390393It is particularly important to pay attention to code sections 8 and 3, which are where the existing semantics of internal scheduling need to be extended for multiple monitors. The root of the problem is that \gls{group-acquire} is used in a context where one of the monitors is already acquired and is why it is important to define the behaviour of the previous pseudo-code. When the signaller thread reaches the location where it should "release A \& B" (line 17), it must actually transfer ownership of monitor B to the waiting thread. This ownership trasnfer is required in order to prevent barging. Since the signalling thread still needs the monitor A, simply waking up the waiting thread is not an option because it would violate mutual exclusion. We are therefore left with three options:
     
    416419\end{multicols}
    417420However, this solution can become much more complicated depending on what is executed while secretly holding B. Indeed, nothing prevents a user from signalling monitor A on a different condition variable:
     421\newpage
    418422\begin{multicols}{2}
    419423Thread 1
    420 \begin{pseudo}
     424\begin{pseudo}[numbers=left, firstnumber=1]
    421425acquire A
    422426        acquire A & B
     
    427431
    428432Thread 2
    429 \begin{pseudo}
     433\begin{pseudo}[numbers=left, firstnumber=6]
    430434acquire A
    431435        wait A
     
    436440
    437441Thread 3
    438 \begin{pseudo}
     442\begin{pseudo}[numbers=left, firstnumber=10]
    439443acquire A
    440444        acquire A & B
     
    449453\end{multicols}
    450454
    451 The goal in this solution is to avoid the need to transfer ownership of a subset of the condition monitors. However, this goal is unreacheable in the previous example since \TODO
     455The goal in this solution is to avoid the need to transfer ownership of a subset of the condition monitors. However, this goal is unreacheable in the previous example. Depending on the order of signals (line 12 and 15) two cases can happen. Note that ordering is not determined by a race condition but by whether signalled threads are enqueued in FIFO or FILO order. However, regardless of the answer, users can move line 15 before line 11 and get the reverse effect.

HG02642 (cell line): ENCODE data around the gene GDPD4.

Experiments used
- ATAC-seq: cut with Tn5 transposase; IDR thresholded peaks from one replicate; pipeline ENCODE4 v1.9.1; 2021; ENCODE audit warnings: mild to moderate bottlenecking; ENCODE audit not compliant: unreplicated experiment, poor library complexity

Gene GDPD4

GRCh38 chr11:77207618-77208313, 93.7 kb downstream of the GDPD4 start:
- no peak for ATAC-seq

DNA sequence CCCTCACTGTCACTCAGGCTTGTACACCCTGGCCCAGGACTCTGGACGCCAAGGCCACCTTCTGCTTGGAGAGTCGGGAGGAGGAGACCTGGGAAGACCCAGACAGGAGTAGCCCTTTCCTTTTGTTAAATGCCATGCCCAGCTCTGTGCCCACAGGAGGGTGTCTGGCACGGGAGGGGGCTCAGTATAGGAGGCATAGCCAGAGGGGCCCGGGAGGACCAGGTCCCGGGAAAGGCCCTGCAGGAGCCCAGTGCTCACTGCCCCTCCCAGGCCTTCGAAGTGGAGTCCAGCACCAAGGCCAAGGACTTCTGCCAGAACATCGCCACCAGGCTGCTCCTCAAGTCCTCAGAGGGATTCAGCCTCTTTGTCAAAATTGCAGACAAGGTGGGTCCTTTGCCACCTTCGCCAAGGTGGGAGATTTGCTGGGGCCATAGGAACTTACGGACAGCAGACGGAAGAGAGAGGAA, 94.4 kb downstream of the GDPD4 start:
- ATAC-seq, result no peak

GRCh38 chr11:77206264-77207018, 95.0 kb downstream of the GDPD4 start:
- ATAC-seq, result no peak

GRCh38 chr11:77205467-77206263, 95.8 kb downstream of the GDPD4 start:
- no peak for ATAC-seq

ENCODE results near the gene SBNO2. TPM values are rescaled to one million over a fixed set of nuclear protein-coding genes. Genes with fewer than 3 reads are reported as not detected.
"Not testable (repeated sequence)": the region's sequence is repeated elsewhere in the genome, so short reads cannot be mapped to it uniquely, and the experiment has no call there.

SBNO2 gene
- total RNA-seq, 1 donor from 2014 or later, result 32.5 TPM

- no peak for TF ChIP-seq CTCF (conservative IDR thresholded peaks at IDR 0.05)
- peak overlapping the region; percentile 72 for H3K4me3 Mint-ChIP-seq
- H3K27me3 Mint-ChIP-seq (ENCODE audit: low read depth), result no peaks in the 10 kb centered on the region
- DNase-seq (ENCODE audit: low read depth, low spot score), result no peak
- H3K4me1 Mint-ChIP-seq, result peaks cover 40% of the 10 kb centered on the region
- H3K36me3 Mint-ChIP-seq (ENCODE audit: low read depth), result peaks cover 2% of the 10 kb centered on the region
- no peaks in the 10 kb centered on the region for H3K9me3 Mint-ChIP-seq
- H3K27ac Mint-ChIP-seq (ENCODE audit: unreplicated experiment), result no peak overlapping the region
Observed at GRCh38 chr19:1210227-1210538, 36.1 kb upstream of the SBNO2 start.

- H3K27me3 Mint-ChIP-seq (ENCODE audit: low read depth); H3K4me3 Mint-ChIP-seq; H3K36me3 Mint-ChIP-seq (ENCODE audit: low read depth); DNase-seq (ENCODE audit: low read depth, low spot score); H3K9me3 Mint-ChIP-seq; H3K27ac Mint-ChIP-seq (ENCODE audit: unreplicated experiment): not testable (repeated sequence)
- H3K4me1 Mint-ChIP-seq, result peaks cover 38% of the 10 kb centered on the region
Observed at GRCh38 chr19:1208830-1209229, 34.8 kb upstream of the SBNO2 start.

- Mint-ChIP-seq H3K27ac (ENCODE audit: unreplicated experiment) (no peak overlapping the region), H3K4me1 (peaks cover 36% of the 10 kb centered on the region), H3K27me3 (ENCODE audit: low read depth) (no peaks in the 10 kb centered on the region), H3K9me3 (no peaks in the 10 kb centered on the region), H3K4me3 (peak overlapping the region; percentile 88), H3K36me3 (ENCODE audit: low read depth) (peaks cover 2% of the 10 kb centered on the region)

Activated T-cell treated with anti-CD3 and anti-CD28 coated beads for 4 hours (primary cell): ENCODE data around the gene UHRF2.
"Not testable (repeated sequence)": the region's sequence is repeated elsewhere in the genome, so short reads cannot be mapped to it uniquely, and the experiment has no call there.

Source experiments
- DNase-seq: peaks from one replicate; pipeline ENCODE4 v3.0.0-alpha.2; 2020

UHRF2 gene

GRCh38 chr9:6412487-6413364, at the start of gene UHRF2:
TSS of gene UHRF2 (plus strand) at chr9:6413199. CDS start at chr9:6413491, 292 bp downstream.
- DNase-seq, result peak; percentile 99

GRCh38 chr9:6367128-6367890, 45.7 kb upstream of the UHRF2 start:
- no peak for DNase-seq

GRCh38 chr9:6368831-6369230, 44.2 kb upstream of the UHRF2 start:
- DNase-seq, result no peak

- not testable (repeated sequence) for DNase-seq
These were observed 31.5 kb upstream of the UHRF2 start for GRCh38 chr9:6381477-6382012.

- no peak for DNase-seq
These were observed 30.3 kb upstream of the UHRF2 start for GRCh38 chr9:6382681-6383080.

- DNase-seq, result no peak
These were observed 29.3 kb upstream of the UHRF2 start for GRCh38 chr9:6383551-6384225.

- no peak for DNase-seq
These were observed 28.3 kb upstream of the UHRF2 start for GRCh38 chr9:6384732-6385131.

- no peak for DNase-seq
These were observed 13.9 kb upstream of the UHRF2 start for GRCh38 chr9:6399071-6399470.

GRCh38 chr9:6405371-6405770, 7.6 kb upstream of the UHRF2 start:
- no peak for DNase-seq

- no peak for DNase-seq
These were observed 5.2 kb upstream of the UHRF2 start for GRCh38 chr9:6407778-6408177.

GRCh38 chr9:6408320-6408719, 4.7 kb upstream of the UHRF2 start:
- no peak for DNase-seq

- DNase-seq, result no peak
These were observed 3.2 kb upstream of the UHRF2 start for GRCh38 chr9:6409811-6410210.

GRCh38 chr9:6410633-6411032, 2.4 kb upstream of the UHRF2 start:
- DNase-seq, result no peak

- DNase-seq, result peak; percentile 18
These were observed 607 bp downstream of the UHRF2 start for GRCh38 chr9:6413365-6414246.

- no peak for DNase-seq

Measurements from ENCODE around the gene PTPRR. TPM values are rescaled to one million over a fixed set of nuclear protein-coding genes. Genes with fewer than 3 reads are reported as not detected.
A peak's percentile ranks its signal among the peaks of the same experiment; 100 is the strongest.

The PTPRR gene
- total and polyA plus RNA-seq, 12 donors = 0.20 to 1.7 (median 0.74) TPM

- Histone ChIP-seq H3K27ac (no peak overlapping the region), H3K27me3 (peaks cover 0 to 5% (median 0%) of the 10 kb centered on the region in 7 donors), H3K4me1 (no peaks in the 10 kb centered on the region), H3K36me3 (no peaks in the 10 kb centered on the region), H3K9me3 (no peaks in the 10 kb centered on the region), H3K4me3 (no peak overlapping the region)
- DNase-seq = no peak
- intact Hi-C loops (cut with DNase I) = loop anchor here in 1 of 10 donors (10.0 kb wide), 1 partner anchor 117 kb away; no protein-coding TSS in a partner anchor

456
     457\paragraph{Case 1: thread 1 will go first.} In this case, the problem is that monitor A needs to be passed to thread 2 when thread 1 is done with it.
     458\paragraph{Case 2: thread 2 will go first.} In this case, the problem is that monitor B needs to be passed to thread 1. This can be done directly or using thread 2 as an intermediate.
     459\\
     460
     461In both cases however, the threads need to be able to distinguish on a per monitor basis which ones need to be released and which ones need to be transferred. Which means monitors cannot be handled as a single homogenous group.
    452462
    453463\subsubsection{Dependency graphs}
    454 In the previous pseudo-code, there is a solution which would statisfy both barging prevention and mutual exclusion. If ownership of both monitors is transferred to the waiter when the signaller releases A and then the waiter transfers back ownership of A when it releases it then the problem is solved. Dynamically finding the correct order is therefore the second possible solution. The problem it encounters is that it effectively boils down to resolving a dependency graph of ownership requirements. Here even the simplest of code snippets requires two transfers and it seems to increase in a manner closer to polynomial. For example the following code which is just a direct extension to three monitors requires at least three ownership transfer and has multiple solutions:
     464In the Listing 1 pseudo-code, there is a solution which would statisfy both barging prevention and mutual exclusion. If ownership of both monitors is transferred to the waiter when the signaller releases A and then the waiter transfers back ownership of A when it releases it then the problem is solved. Dynamically finding the correct order is therefore the second possible solution. The problem it encounters is that it effectively boils down to resolving a dependency graph of ownership requirements. Here even the simplest of code snippets requires two transfers and it seems to increase in a manner closer to polynomial. For example the following code which is just a direct extension to three monitors requires at least three ownership transfer and has multiple solutions:
    455465
    456466\begin{multicols}{2}